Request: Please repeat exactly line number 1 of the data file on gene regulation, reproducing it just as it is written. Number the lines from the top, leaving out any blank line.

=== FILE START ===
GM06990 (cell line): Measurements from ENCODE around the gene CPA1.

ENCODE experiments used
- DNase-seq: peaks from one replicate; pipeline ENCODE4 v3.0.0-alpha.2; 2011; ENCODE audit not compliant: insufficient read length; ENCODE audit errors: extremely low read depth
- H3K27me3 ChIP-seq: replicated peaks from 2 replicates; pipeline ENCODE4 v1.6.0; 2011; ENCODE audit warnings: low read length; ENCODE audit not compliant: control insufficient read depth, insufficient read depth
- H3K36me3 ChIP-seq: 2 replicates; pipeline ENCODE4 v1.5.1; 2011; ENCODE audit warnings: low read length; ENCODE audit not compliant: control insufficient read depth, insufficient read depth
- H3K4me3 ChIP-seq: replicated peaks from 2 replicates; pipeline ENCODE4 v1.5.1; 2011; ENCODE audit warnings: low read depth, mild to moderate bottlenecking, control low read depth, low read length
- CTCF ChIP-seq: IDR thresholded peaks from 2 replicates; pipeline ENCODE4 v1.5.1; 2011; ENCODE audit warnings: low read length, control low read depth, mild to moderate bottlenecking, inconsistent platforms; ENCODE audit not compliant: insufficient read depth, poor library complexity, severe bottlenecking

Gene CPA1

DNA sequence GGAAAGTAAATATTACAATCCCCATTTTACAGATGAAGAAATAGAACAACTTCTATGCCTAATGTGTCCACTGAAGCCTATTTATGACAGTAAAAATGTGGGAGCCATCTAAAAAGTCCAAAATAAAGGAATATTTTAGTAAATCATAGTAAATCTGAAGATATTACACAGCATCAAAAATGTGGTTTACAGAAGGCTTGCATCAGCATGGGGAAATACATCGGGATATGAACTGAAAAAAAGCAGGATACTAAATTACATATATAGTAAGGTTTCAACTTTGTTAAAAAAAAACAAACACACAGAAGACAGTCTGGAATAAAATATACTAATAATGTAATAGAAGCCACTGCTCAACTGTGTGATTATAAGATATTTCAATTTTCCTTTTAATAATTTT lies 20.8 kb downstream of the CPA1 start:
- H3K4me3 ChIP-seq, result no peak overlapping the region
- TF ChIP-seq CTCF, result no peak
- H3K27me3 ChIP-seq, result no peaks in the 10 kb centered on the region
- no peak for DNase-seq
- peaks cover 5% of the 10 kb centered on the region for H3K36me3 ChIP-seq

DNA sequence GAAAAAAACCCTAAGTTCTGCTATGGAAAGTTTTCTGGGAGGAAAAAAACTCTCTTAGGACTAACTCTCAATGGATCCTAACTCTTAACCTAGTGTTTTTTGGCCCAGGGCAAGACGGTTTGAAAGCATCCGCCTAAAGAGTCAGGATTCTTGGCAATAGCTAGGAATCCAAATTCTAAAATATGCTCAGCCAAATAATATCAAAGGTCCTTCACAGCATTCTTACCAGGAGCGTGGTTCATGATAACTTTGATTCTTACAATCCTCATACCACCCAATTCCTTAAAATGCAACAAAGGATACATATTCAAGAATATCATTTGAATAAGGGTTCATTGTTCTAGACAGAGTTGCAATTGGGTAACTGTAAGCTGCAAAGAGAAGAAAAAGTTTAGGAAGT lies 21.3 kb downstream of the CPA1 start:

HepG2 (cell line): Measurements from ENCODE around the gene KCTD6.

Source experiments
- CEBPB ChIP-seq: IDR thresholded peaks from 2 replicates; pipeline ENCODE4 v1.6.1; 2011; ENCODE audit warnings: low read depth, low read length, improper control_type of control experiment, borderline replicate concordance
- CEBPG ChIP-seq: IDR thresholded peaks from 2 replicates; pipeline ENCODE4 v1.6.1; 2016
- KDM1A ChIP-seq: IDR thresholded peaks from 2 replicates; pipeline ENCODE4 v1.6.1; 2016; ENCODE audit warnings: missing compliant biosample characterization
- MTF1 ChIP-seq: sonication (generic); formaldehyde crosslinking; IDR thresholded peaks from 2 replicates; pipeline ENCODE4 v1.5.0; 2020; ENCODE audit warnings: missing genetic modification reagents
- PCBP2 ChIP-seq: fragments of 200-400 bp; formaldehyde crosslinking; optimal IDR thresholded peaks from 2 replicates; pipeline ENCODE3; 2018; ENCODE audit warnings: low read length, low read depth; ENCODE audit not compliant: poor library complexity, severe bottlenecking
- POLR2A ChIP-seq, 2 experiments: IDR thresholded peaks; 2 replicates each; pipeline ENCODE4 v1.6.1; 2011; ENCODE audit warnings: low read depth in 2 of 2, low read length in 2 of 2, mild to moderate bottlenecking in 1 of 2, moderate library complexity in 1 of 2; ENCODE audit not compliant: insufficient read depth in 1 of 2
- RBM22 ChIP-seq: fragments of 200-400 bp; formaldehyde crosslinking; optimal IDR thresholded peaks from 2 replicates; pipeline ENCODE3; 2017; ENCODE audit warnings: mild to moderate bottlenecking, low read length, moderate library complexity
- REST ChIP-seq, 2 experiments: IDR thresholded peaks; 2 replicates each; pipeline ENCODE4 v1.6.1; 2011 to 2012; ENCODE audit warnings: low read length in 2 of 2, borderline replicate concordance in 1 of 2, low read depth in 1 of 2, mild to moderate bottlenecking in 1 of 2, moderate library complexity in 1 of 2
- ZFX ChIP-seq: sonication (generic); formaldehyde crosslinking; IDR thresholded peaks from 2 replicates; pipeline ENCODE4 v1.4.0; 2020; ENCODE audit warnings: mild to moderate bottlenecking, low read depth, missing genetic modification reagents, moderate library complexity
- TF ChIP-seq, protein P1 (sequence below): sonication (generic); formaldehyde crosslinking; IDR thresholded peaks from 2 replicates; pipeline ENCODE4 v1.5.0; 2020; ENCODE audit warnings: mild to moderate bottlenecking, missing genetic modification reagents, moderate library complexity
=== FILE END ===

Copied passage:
GM06990 (cell line): Measurements from ENCODE around the gene CPA1.